Each scene is a new discovery, a tour de force where something is invented and nothing is flat. Jodorowsky creates his own world with endless imagination: he comes up with crazy allegories, powerful parables, and a level of emotion, suffering, and joy very uncommon in contemporary cinema. Every detail is splendid, from the reconstruction of the village (where people are seen wearing masks and a dwarf advertises his wares in front of his shop) to the love stories of Jaime with the hunchback woman or the President’s horse. Jodorowsky’s taste for the theatrical and the extreme makes him close to Browning or Fellini, and maybe also to Syberberg, but his irony reminds me of Buñuel and even Ruiz, with whom he shares a vision of the sea and the experience of the Chilean provinces as a child. But I can’t remember a female character comparable to that of the mother, played by the extraordinary Pamela Flores, an enormous woman in every sense of the word, whose parts are entirely sung and whose naked body is just as much an anchor for the film as it is for her family.
Jodorowsky’s artistic output has to do with healing and with family, while his art and philosophy are based around the idea of the cure. His oeuvre tries to find out how to grow, how to live, how to love, how to educate oneself and others in order to close the wounds that birth and society leave in the soul. But this soul is in part a collective issue: parents are the children of their sons, and blood links make individuals part of other individuals. But also, they are thrown into history, thirsty for a relief that they can’t find in ideology or religion, wealth or power. Jodorowsky, the guru filmmaker, has an answer for that suffering, even as he himself experiences the core of universal pain through his father, whose soul is attached to the sources of violence, and whose need for love and redemption is so massive.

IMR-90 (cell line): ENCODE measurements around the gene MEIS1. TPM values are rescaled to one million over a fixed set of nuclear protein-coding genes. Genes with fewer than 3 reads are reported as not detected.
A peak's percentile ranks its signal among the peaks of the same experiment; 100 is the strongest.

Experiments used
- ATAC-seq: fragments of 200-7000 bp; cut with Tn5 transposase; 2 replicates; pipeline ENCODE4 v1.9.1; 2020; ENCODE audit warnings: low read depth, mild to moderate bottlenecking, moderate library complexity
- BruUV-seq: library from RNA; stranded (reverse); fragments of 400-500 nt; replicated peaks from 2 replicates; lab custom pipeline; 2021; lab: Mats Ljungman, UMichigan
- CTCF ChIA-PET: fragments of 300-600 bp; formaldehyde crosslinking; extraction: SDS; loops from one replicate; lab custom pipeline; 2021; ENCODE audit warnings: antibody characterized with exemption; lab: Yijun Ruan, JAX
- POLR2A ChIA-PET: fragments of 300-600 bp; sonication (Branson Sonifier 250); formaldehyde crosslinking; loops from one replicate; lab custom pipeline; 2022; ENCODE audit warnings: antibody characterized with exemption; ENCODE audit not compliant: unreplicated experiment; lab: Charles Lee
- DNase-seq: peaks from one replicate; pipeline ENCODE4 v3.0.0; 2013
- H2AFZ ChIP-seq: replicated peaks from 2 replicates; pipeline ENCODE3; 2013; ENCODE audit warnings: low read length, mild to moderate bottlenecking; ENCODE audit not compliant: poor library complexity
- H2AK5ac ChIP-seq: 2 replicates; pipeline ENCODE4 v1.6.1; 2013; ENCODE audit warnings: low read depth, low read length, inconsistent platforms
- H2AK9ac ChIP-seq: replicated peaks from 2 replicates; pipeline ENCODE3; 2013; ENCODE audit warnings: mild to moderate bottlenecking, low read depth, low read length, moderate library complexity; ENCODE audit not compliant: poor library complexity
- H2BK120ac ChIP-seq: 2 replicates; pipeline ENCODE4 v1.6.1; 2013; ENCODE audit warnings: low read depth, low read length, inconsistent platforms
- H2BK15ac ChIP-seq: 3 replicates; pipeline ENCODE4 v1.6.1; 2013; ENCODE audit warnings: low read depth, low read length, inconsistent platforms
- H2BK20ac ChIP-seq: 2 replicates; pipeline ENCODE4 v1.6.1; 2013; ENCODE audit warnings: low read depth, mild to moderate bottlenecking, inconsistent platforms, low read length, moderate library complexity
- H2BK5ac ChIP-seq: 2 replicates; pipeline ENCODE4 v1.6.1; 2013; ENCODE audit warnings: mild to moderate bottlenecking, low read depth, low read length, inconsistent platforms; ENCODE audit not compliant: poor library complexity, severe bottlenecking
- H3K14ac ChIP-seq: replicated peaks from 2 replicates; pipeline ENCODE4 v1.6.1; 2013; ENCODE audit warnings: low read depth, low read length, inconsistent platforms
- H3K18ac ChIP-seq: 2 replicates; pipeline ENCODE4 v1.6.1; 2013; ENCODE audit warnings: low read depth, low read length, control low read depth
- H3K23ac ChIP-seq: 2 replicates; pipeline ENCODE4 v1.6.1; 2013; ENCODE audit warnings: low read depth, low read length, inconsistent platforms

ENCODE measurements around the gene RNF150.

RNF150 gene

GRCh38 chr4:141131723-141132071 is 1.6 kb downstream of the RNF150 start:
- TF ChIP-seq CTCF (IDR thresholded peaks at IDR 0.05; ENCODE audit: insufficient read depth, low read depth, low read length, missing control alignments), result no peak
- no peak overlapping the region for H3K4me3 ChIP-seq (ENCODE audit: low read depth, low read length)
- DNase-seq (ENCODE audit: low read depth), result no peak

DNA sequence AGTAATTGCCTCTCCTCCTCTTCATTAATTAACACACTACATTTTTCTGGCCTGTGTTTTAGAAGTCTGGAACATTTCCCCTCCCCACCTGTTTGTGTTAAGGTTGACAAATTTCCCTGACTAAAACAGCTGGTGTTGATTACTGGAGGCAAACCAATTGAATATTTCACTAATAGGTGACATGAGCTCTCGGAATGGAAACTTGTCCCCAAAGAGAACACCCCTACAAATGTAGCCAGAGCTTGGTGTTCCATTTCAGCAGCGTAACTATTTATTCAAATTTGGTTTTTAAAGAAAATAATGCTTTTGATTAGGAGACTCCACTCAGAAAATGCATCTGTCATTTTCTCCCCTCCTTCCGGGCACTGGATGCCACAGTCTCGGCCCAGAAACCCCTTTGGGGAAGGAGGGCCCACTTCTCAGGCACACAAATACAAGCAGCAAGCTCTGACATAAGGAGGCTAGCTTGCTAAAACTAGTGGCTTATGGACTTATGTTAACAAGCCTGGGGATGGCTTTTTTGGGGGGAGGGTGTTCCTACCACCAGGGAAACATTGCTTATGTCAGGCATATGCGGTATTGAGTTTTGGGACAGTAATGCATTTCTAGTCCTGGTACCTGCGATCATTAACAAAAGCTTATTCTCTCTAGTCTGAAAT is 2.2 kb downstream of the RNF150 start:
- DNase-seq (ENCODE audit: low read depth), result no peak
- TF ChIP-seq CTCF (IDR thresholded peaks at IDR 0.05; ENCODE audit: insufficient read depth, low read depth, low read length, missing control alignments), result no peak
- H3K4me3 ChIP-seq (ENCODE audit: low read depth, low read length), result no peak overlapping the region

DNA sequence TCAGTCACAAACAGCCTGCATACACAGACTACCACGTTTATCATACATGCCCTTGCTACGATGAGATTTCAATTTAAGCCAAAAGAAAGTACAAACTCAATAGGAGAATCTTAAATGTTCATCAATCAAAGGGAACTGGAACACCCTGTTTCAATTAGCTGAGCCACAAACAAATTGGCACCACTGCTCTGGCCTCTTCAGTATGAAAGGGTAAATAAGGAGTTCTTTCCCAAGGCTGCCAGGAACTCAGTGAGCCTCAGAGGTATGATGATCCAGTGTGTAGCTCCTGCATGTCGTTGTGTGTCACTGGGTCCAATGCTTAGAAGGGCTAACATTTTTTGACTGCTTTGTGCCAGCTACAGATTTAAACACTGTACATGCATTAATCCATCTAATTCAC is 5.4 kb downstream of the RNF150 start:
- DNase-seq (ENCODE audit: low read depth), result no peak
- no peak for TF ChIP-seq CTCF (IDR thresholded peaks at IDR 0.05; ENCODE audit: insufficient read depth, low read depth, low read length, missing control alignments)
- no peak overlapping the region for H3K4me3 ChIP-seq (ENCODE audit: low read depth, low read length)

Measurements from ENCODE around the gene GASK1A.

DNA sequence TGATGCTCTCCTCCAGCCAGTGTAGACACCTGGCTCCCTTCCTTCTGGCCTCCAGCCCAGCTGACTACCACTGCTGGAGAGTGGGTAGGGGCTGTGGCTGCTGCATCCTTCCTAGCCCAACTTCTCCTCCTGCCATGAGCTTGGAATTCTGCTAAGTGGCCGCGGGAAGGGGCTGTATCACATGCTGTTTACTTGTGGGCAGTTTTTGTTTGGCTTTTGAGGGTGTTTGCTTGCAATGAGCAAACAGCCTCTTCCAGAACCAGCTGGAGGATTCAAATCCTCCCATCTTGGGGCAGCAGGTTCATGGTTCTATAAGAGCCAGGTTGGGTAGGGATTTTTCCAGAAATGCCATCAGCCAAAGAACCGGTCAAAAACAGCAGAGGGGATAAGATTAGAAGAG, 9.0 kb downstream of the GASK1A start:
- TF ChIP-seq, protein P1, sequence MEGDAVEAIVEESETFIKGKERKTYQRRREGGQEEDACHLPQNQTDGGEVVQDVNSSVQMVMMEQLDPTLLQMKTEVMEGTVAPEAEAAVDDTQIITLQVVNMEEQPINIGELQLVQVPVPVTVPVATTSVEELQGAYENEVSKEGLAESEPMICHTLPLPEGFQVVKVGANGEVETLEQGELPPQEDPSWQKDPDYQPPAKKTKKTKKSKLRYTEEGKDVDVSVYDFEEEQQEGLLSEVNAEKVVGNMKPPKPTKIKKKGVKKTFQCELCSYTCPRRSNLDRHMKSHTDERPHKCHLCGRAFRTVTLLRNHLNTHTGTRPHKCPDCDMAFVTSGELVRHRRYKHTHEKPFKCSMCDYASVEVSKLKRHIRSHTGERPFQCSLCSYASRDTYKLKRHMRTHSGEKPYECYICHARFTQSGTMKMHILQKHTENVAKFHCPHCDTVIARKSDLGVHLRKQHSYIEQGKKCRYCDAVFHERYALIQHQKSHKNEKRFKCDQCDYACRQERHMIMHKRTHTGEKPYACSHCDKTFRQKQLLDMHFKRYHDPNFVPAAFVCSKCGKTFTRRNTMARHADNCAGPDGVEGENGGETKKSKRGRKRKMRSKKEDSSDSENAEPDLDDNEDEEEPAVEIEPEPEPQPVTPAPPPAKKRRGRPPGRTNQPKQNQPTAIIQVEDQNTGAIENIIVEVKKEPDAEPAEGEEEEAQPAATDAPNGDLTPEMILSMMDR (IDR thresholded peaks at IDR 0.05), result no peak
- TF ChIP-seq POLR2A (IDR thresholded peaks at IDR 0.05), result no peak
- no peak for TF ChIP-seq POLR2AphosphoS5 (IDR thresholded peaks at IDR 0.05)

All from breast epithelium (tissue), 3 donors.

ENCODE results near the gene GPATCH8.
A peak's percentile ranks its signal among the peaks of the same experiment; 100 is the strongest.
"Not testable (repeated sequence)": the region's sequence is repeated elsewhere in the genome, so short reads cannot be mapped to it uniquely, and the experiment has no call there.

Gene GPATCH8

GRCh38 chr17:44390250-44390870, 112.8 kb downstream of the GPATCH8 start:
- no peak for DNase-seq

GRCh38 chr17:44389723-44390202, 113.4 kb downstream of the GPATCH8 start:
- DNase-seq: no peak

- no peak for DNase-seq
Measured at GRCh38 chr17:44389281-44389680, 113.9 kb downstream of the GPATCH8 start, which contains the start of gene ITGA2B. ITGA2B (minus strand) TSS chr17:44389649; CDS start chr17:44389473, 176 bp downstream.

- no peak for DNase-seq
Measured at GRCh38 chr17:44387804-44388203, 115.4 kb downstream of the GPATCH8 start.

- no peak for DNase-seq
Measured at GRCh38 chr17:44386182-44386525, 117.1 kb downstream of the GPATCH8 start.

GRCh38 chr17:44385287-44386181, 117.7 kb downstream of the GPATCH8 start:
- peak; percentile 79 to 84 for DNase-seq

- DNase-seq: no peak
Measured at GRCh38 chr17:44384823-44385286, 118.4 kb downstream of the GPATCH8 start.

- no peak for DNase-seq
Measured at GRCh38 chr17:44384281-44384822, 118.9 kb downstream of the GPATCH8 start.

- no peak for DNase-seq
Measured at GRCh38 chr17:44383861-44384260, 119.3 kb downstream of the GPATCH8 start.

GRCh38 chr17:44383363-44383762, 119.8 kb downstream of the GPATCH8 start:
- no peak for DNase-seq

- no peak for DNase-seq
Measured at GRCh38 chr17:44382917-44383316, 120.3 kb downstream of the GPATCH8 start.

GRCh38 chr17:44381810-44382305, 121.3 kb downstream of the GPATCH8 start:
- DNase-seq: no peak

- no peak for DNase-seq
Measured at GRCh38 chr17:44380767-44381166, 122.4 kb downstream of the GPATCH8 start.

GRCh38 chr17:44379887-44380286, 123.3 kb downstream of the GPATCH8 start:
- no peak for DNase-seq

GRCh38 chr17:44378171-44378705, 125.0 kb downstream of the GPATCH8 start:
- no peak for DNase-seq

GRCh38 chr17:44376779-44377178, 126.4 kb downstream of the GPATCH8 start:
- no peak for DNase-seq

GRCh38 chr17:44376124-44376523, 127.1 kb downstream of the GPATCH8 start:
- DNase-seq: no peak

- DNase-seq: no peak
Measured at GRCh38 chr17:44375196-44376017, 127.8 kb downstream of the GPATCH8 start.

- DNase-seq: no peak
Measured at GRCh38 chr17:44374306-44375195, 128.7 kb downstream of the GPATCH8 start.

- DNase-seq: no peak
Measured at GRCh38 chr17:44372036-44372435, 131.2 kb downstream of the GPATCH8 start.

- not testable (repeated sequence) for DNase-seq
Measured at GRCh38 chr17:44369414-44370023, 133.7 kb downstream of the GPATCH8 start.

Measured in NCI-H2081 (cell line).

Brontis Jodorowsky plays both Jaime Jodorowsky as well as President Ibáñez, who is the object of his hate and whom he tries to assassinate; but both also bear a striking resemblance to the picture of Stalin that hangs on the wall in Jaime’s shop. The Dance of Reality works as an exorcism of an era where false and destructive dreams were also the hope for mankind, and when children were educated through abuse by their parents and by society. But Jodorowsky, one of these abused children, finally became as brave as young Alex is told to be in the film: he dares in his film to take on all of those issues, to speak freely about love and sex, fascism and communism and sorrow and pain and happiness, and to make his personal circus travel the world with brilliance. All he needs is some money, the money that he couldn’t raise for Dune. The Dance of Reality starts with Jodorowsky invoking the dance of money, and by the end of the film you can tell that his trick as a magician consists in making money dance for him, while pretending that he dances for the money. Even in that department, Jodorowsky is the biggest truth-teller among the liars.